Terms, conditions, and state restrictions apply. See SoFi.com/eligibility for details. SoFi loans are originated by SoFi Lending Corp., Licensed by the Departament of Business Oversight under the California Financing Law License. *https://www.sofi.com/legal#welcome-bonus

The bathroom ceiling — which should be at least at a height of 80 inches according to specifications from the National Kitchen and Bath Association — is still always prone to frequent water splashes. Therefore, you must choose a bathroom ceiling material that is resistant to damage from moisture. Although a number of materials can be used for the ceiling during your next bathroom renovation, there are some best types for this category of home improvement projects. And today, we will try to guide you through the same. So here we go!

Best Bathroom Ceiling Material Options

best bathroom ceiling material (2)Photo by Cagona on Flickr is licensed under CC BY-SA 2.0

Drywall and Greenboard

You can go for regular drywall in ceilings above the non-shower or tub areas of your bathroom. However, for the space where the shower is located, it is recommended to pick moisture-resistant drywall or green board. Greenboard, as the name suggests, comes with a face paper — usually green in color — which offers extra protection from water damage. Although you may spend a few additional dollars for this type of bathroom ceiling material than you pay for the conventional drywall, its installation and finishing costs are almost similar.

drywall for bathroom ceilingPhoto by: H. Michael Miley on Flickr is licensed under CC BY-SA 2.0

Cementboard

Cementboard is the perfect bathroom ceiling material for the wet segments which you wish to cover with tiles. Tiles provide great water-resisting properties, but they are not waterproof. Water vapor can seep via tile cracks and caulk breaches — causing moisture to reach the backing substrate. When you install cement board as a backer material, it won’t get damaged by moisture. As an additional step, you can cover the framing behind the board with a moisture barrier, such as plastic sheeting.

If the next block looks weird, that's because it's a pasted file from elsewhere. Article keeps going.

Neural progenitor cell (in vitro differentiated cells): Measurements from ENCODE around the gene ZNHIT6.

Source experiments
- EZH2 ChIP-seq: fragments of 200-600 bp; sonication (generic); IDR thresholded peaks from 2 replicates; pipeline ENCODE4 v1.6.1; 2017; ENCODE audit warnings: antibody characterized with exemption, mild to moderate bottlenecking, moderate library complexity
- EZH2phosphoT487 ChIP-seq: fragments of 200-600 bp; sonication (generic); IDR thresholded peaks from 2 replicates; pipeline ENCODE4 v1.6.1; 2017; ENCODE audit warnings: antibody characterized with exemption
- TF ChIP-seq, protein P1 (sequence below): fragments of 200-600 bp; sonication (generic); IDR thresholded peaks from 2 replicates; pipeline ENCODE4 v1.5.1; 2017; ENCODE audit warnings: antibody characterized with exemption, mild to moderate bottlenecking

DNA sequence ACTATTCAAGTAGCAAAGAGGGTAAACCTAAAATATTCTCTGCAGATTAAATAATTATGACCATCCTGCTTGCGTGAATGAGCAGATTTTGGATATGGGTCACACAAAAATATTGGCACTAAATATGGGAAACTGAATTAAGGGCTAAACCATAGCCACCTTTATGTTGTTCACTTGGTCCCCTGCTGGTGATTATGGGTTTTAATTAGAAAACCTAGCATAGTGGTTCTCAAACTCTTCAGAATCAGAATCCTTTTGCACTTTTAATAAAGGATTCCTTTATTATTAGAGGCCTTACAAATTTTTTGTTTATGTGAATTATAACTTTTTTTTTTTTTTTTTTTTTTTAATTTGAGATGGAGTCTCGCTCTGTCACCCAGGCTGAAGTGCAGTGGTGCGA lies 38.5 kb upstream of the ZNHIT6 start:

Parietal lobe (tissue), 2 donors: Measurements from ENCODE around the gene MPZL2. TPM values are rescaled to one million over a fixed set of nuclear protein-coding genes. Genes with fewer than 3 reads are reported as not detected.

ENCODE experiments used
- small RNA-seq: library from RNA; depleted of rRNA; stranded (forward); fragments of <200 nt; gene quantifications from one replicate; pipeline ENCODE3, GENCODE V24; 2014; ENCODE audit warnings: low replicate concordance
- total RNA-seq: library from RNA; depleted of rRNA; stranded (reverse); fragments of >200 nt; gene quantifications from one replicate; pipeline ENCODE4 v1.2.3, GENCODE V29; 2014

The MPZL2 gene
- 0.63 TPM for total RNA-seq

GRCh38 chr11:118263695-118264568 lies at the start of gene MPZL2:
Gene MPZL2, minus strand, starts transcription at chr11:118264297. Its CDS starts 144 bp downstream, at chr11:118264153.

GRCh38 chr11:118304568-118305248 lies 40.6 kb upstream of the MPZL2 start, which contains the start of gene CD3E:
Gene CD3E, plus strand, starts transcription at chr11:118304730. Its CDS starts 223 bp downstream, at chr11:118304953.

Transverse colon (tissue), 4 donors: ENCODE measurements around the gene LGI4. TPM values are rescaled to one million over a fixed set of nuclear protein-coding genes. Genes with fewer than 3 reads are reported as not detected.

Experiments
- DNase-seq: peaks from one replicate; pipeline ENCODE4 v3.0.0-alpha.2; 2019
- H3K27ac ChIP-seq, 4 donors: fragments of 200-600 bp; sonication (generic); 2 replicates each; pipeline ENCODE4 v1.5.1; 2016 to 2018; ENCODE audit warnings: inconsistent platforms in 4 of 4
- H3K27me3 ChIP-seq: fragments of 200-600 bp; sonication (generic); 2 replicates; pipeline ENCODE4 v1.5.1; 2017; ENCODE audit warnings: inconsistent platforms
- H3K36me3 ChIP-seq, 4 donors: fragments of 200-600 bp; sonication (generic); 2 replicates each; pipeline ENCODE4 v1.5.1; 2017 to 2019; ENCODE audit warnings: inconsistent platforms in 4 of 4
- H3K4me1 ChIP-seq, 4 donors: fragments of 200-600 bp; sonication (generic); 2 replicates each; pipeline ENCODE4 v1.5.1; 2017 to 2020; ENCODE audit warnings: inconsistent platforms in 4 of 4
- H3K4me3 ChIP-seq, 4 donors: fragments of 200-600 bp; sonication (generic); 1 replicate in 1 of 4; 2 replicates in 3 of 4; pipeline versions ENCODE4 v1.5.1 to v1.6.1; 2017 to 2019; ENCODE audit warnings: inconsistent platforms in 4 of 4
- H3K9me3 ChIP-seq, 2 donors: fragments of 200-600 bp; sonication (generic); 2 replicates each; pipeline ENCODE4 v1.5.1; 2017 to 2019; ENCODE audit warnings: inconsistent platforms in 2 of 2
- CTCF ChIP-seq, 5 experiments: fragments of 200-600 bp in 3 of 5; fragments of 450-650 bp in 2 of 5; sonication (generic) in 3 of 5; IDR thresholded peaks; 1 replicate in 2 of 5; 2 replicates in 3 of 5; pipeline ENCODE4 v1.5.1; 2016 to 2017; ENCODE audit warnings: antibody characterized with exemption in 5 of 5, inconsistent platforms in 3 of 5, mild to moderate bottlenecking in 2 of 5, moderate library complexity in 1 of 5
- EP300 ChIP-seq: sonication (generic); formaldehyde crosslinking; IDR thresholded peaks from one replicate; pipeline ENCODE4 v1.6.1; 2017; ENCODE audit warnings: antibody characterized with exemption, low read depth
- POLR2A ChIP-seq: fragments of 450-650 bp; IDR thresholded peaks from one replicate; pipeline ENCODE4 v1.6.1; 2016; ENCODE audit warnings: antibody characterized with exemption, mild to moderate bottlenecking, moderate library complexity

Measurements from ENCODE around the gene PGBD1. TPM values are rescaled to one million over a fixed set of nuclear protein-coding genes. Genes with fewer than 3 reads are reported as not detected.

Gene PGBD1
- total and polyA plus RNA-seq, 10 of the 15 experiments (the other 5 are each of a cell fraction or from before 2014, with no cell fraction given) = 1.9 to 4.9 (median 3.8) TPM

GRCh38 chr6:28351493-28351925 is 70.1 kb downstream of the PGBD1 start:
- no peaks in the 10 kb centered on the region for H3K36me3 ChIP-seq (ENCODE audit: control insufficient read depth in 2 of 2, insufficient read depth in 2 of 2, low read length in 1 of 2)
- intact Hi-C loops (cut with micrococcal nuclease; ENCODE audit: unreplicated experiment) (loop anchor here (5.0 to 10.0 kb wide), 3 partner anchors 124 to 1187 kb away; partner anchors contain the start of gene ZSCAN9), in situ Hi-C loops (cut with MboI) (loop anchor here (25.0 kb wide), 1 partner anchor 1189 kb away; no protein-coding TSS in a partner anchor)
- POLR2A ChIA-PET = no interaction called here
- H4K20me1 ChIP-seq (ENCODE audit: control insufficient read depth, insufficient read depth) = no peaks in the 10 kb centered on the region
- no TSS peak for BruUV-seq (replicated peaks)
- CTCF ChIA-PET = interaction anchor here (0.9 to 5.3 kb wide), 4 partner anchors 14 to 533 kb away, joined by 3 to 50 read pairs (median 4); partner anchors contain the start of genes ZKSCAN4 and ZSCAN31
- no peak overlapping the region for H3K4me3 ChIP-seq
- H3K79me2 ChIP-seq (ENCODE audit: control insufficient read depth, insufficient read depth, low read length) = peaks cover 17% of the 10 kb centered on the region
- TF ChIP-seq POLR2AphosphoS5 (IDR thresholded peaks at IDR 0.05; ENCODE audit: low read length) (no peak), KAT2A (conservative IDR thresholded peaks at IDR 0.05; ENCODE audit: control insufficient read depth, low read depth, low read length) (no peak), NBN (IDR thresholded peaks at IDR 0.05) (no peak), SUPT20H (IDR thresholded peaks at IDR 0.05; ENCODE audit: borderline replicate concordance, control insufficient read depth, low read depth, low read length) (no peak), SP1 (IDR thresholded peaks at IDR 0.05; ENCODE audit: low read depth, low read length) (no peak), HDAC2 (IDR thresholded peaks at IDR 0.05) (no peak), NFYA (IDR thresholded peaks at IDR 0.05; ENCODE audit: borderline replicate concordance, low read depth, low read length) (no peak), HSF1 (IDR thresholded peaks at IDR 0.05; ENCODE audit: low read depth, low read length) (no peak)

cement boardGreen Bathroom by Texas Tech University – University Student Housing on Flickr is licensed under CC BY 2.0

Glass

Glass is quite a sophisticated option for bathroom ceilings when you wish to lend an aqua touch to your showering space. Moreover, it is ideal for low-height bathrooms and spaces with no or fewer windows. Just decorate it with some nature-inspired prints and you are all set!

Tiles

Another popular option among homeowners while choosing a bathroom ceiling material is tiling. Tiles come at an affordable cost, appear aesthetic, and are easy to install. You can also choose from a wide variety of tiles such as ceramic, porcelain, granite, or marble.

However, if you use tiles, remember to install a strong, water-resistant base behind the tiled surface. Some options include polyethylene membranes such as KERDI — that prevent moisture from entering your ceiling through the cracks between tiles and stones. Another alternative is to trowel thin-set mortar or plaster over the tiles when setting them. You can also go for a green board as a base beneath your tiles. A tile backer is really important to ensure that your lower ceiling is not subjected to sagging, mold growth, and other water-related damages.